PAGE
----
Happy Birthday to Dodd-Frank, a Law That Isn't Working

Failure was built into Dodd-Frank from the beginning. Instead of writing laws that addressed the abuses that led to the crisis, it nearly always kicked the can down to agencies, instructing them to write new regulations.
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Today marks the third anniversary of the Dodd-Frank Wall Street Reform Act. Sadly, except for a recent promising development that might increase capital requirements for megabanks, the act has not delivered on its promise to fix the problems that caused the financial meltdown of 2008-09.

Failure was built into Dodd-Frank from the beginning. Instead of writing laws that addressed the abuses that led to the crisis, it nearly always kicked the can down to agencies, instructing them to write new regulations. By and large, those regulatory agencies have been overwhelmed by a combination of congressional underfunding and a massive lobbying effort by the megabanks that increasingly seem to control Washington. The Davis Polk law firm's latest count says that only 155 of the 398 rule makings required by Dodd-Frank have been finalized.

Here are just a few examples of Dodd-Frank's failure:

• The banks still are gambling with FDIC-insured money. The JPMorgan Chase "London Whale" fiasco was just the latest proof that there has been no change in the casino speculation of Wall Street banks.

• There is still a giant loophole in derivatives trading. Although there are new regulations curbing the kind of derivatives trading that was a key element in the crisis, those regulations do not cover the foreign subsidiaries of megabanks. Banks can easily move trading activities into different offices. He wasn't called the "London Whale" because he worked in Philadelphia.

• No one has gone to jail. And no one will. There are many examples of criminal behavior during the meltdown, but not one megabank executive has been jailed. Without that deterrent, white-collar crime is not just profitable but inevitable.

• Reform of the credit-rating agencies is a long way off. "Essential cogs in the wheel of financial destruction," as the Financial Crisis Inquiry Commission described them, the credit-rating agencies still operate as they always have, bought and paid for by the entities they rate.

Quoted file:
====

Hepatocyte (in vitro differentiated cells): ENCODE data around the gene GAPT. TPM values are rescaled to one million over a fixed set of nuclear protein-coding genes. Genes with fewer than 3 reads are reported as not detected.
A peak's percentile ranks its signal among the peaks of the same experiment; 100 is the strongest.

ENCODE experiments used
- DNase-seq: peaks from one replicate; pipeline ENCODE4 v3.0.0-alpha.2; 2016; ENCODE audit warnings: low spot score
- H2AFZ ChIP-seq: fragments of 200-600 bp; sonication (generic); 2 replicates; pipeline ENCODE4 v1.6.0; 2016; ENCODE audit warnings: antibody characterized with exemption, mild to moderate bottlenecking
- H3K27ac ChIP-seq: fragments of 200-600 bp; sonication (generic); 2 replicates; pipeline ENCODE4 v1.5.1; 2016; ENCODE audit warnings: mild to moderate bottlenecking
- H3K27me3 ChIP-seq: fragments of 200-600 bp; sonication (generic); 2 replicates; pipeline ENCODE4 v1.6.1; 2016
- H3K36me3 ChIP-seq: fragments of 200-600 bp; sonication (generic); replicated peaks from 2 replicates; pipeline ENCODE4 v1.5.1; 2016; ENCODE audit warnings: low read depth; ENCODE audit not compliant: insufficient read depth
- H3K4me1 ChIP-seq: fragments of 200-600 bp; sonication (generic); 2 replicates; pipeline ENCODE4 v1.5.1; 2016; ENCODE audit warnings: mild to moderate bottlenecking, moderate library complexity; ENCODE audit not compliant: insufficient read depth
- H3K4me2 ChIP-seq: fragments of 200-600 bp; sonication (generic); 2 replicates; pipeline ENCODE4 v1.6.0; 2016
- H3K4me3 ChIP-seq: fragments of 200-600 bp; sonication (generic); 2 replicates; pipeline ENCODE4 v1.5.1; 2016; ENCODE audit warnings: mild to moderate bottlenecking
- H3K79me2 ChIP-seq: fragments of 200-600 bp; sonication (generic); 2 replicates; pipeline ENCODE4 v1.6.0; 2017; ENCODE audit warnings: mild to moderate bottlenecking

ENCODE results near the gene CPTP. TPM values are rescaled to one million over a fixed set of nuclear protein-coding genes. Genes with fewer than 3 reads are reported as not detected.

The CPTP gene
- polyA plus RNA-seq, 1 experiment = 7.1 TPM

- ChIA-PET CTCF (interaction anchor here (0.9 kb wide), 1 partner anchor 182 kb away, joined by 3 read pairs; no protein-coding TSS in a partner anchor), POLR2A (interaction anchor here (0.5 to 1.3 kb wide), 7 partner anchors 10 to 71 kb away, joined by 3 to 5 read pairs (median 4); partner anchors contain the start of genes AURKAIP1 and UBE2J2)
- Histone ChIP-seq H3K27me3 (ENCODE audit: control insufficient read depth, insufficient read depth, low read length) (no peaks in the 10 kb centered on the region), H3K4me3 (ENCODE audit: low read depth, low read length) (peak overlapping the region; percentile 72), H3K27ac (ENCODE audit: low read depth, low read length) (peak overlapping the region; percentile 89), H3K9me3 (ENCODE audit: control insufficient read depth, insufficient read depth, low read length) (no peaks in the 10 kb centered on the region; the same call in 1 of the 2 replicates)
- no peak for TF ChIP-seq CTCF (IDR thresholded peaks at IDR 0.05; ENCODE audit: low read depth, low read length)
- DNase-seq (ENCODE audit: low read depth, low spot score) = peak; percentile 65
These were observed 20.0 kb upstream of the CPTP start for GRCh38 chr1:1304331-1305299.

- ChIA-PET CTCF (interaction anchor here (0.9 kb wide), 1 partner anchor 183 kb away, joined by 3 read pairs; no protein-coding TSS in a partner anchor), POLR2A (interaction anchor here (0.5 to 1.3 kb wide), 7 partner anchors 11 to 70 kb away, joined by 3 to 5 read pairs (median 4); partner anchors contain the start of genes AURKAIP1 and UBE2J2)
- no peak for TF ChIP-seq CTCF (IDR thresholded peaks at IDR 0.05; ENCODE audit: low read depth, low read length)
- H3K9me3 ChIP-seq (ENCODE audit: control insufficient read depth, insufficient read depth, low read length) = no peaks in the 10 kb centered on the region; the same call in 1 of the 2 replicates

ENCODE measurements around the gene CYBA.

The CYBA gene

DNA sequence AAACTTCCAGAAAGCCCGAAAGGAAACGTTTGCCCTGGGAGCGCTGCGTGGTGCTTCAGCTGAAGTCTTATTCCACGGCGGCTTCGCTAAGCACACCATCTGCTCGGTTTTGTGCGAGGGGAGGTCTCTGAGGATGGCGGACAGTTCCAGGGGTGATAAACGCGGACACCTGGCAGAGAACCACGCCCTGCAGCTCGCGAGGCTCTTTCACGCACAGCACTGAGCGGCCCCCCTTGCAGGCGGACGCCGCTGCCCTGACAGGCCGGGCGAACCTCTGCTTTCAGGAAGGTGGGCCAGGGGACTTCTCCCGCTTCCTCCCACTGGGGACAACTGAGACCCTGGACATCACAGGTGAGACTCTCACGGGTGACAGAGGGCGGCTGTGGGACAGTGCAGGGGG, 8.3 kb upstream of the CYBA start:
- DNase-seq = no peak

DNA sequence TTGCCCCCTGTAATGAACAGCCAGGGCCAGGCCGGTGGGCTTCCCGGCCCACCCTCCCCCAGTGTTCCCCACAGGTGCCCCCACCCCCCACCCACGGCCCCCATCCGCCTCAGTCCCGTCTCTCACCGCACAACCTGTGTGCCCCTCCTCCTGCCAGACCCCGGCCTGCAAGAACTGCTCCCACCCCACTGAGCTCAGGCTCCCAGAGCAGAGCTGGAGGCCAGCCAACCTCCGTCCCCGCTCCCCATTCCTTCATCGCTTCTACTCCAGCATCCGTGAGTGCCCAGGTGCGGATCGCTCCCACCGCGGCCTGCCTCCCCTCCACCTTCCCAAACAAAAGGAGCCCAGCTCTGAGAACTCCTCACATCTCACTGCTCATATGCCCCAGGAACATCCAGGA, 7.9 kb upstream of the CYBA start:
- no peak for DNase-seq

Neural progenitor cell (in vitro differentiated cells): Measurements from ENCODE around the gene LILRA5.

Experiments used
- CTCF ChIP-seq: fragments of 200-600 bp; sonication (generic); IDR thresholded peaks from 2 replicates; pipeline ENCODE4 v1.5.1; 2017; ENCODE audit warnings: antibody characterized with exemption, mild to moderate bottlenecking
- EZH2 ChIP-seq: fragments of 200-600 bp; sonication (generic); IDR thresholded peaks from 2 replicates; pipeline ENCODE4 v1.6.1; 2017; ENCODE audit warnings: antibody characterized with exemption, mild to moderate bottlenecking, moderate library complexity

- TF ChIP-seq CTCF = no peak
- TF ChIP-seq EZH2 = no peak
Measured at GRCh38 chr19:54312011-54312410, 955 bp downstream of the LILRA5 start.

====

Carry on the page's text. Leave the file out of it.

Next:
• Fannie Mae and Freddy Mac have not been fixed. In fact, they weren't even mentioned in Dodd-Frank, despite the fact that everyone agrees they played a role in the meltdown.

There were lots of heated debates before passage of Dodd-Frank, but no disagreement from anyone in the administration or Congress about one thing. The bill had to end the possibility that American taxpayers would ever again have to bail out a big bank because its failure would have a severe impact on the entire economy.

You would think that by now at least that problem would have been addressed. But it hasn't been. Our biggest banks are bigger now than they were in 2008.

A recent analysis by Thomas Hoenig, vice chairman of the Federal Deposit Insurance Corp., revealed that. JPMorgan Chase, Citibank and Bank of America have become the three largest banks in the world. Together with Wells Fargo, which has become the world's sixth largest, assets of the four largest U.S. banks amount to an astonishing 97 percent of our 2012 gross domestic product.

What would happen if any or all of them were in extreme financial trouble? Some argue they could be resolved without taxpayer money through some iteration of what the FDIC has done successfully in the past with smaller failing banks through the Orderly Liquidation Authority included in Dodd-Frank legislation.

There are three reasons I believe that would not happen. Let me state the first as a simple question: Given the complex interconnections among the world's largest banks, is it likely that at a time of financial crisis only one of them would be in trouble?

Second, even if that were to happen, there is no precedent for resolving a megabank through the FDIC process. The largest financial institution ever resolved by the FDIC was Washington Mutual, which had assets of under $330 billion. It was essentially resolved by selling it to JPMorgan Chase. Who is going to take over JPMorgan Chase or Bank of America, each with assets of $2 trillion, if one of them goes bust?

Third, Citigroup alone has more than 2,000 foreign subsidies. Lehman Brothers was much smaller, with approximately 80 subsidiaries to deal with. Yet its 2008 bankruptcy took over three years because of the difficulties in resolving across national borders.

As of now, this is the inevitable scenario: A megabank gets in trouble. It is critically important to move fast, before other banks get infected. There are no possible buyers. Once again, political leaders are faced with a choice -watch the dominos fall and risk the entire financial system or step in with government funds.

Will that happen? Certainly there are a lot of people, inside and outside of Washington, who are working hard to solve the TBTF problem. I'm always an optimist, and I hope I can write a very different column on the fourth anniversary of Dodd-Frank.

Ted Kaufman is a former U.S. senator from Delaware. Read all of his columns at tedkaufman.com. This piece first appeared in the News Journal.

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